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There was the insistence of the Jesuits in the de-facto ruling Catholic Church that only work from a limited set of "approved" scholars working around a "mainstream" theory was to be (almost literally), taken as gospel.
The problem with the Geocentric model is that it started with the "answer" and then wove an overly complex story around that to create a model. The "truth" was that the Earth was at the center and just ignore any contradicting observations. The model works but sweeps under the rug as to how the thing that it models works.

BoB
 
  • #29
phinds
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Maybe. @Greg Bernhardt I'll try to put more together on this if that's alright.
Good idea. As a suggestion, do it the way I did my article on the Bubble Analogy: put it up as a regular thread, or even as a web page off of PF and ask knowledgeable members here for feedback and then when you have it not only to your own satisfaction but also to that of other knowledgeable people here, then make the final result an Insights article. This is a question asked often enough and one that causes enough headaches that it warrants that kind of effort and community involvement. As for my involvement in the project, I will kibbitz, :smile:
 
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  • #30
Admired the epic reply.
If it becomes an article, consider addressing whether infinity is observable. If not, why are we talking about it??
A poster above said, "...implies infini..." but not if infinity cannot be observed.
We are talking science: complete, consistent, and correct.
 
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phinds
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Admired the epic reply.
If it becomes an article, consider addressing whether infinity is observable. If not, why are we talking about it??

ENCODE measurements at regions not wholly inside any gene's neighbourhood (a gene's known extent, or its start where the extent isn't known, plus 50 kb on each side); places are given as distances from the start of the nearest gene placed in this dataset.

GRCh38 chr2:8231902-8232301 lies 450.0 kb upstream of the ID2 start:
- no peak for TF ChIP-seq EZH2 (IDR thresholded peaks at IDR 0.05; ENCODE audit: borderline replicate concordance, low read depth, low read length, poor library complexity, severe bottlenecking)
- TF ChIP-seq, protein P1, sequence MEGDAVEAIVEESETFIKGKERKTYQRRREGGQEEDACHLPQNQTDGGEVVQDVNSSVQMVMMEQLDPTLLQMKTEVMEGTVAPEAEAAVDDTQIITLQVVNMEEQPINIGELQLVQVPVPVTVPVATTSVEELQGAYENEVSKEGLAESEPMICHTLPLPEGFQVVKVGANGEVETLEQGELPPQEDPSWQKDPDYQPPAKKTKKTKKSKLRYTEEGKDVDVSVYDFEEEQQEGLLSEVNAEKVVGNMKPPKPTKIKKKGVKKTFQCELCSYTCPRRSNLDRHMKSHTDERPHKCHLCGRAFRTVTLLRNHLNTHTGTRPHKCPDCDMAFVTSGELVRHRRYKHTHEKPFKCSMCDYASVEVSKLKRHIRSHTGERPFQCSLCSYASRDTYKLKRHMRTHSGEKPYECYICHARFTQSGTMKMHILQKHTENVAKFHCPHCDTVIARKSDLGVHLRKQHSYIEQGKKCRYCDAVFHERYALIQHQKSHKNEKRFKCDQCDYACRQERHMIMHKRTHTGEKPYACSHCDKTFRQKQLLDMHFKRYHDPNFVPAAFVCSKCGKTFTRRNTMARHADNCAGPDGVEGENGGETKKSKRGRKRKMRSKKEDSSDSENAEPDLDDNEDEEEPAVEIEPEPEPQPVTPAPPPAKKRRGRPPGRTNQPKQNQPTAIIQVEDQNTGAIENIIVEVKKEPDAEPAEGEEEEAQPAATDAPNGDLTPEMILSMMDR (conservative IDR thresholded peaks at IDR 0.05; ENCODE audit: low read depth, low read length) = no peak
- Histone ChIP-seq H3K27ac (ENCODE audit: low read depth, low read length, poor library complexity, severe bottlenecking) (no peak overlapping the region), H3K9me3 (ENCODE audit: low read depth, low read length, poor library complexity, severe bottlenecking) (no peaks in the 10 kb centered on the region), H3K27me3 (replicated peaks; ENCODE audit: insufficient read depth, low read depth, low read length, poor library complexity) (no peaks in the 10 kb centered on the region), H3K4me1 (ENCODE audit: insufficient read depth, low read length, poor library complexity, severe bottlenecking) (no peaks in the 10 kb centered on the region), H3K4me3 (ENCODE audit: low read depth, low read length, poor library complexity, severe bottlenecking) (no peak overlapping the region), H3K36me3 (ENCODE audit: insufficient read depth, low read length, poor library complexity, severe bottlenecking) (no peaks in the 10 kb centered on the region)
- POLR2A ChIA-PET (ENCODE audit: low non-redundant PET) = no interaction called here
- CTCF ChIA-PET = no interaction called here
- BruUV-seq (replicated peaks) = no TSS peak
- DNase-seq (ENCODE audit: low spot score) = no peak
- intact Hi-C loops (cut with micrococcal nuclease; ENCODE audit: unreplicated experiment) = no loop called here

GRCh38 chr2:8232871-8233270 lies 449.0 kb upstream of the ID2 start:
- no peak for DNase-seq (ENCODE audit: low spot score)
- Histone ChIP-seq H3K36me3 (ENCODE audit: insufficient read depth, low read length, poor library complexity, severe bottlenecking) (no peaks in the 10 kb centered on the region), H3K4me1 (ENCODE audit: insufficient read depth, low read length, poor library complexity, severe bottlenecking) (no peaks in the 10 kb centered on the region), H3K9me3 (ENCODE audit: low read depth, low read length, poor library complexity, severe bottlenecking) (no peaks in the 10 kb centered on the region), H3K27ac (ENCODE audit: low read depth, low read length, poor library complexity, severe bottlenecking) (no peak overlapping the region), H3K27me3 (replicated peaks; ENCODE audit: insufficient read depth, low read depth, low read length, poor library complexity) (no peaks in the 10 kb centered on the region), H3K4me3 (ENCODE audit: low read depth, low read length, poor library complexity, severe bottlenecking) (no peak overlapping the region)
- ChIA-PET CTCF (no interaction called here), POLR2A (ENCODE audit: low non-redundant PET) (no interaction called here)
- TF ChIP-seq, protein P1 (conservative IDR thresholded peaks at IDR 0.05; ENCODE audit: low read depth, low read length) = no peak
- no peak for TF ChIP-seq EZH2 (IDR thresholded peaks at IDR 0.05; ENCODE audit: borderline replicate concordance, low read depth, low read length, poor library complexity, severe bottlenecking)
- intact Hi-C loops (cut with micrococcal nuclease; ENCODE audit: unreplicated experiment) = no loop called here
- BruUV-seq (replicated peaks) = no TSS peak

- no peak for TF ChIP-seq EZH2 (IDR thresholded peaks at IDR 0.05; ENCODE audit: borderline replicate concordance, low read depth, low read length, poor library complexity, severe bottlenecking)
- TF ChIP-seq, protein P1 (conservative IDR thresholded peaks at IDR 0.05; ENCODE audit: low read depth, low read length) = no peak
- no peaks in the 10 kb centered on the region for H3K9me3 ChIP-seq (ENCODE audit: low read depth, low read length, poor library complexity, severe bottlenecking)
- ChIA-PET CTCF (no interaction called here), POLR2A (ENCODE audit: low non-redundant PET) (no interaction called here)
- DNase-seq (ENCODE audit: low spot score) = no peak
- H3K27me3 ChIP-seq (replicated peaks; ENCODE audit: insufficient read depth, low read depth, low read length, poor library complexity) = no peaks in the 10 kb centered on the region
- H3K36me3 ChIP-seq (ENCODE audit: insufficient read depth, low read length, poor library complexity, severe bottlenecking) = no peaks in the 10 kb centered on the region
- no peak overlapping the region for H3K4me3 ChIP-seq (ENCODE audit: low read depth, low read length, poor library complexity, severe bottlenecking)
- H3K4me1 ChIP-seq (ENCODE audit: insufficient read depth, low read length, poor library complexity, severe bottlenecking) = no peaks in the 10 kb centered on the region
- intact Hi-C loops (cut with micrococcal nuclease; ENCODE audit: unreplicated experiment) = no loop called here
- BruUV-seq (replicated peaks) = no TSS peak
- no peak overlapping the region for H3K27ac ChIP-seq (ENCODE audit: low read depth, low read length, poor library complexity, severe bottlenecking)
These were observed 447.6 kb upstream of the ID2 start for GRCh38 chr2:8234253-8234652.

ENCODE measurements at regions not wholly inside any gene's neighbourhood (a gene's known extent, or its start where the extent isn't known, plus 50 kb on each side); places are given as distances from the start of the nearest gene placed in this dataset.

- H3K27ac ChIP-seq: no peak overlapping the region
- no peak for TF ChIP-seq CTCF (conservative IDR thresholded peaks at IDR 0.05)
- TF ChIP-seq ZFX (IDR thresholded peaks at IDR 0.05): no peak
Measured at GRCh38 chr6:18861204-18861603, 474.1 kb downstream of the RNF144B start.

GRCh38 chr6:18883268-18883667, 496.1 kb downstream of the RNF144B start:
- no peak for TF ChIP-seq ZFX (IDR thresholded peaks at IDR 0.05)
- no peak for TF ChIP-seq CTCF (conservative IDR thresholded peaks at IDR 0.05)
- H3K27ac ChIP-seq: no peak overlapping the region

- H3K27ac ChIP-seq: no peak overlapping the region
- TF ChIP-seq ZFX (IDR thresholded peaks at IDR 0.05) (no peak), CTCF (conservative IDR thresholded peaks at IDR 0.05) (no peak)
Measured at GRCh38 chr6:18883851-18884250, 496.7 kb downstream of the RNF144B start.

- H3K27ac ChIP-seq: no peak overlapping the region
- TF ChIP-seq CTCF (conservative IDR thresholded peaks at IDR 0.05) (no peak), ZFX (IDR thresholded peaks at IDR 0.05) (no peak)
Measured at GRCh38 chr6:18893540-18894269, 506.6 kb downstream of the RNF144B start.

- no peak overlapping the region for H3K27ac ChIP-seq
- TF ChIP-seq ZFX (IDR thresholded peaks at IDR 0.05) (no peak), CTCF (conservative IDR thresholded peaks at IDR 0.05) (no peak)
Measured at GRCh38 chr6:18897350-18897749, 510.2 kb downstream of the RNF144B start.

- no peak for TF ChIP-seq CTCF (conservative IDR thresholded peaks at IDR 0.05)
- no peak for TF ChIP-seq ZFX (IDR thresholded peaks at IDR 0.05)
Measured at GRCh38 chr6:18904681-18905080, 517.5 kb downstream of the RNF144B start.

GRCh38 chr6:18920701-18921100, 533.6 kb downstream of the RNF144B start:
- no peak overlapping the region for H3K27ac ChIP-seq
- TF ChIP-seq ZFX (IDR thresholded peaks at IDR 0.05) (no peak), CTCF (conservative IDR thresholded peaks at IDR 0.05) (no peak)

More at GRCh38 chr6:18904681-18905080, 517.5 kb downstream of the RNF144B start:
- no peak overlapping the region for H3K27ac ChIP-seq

A poster above said, "...implies infini..." but not if infinity cannot be observed.
We are talking science: complete, consistent, and correct.
Whether or not infinity is observable is irrelevant. The options for the extent of the universe are

o finite and bounded --- believed extraordinarily unlikely because it requires weird physics at the edge and defies the Cosmological principle
o finite but unbounded --- no center, no edge, fits the Cosmological Principle
o infinite (and therefor unbounded) --- no center, no edge, fits the Cosmological Principle

So there are really only two possibilities. Would you have us not talk about one of the two just because you don't like the fact that it is not observable?
 
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  • #32
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Our education system gives people the tools they need to perform real work in their chosen field. Contrary to your claim, it does not create "convergent thinkers who are blind to other ideas", it creates people with the skills and knowledge necessary to solve problems and develop new, useful theories. You might have been able to get away with not being trained during the early days of classical physics, but relativity, quantum physics, the theories based on them, and nearly all technological developments in the last 200 years were developed by mainstream physicists, engineers, and other scientists. I cannot begin to overstate how important mainstream science has been to the world, and your criticism is both unfounded and incredibly naive given that the methods by which we are communicating right now, the internet and modern computers, are only possible because of our mainstream educational system and scientific pursuits.
If you move between disciplines you will discover different thinking models. Yes mainstream science has made incredible progress, yes we need hard proof of theories, but when you are inside a thinking mode box you do not realise how constrained your outlook is! Convergent thinkers all think alike and are blind to alternative approaches. Methods of communication are many and varied but are of no use if the recipients are not listening.
 
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  • #33
Drakkith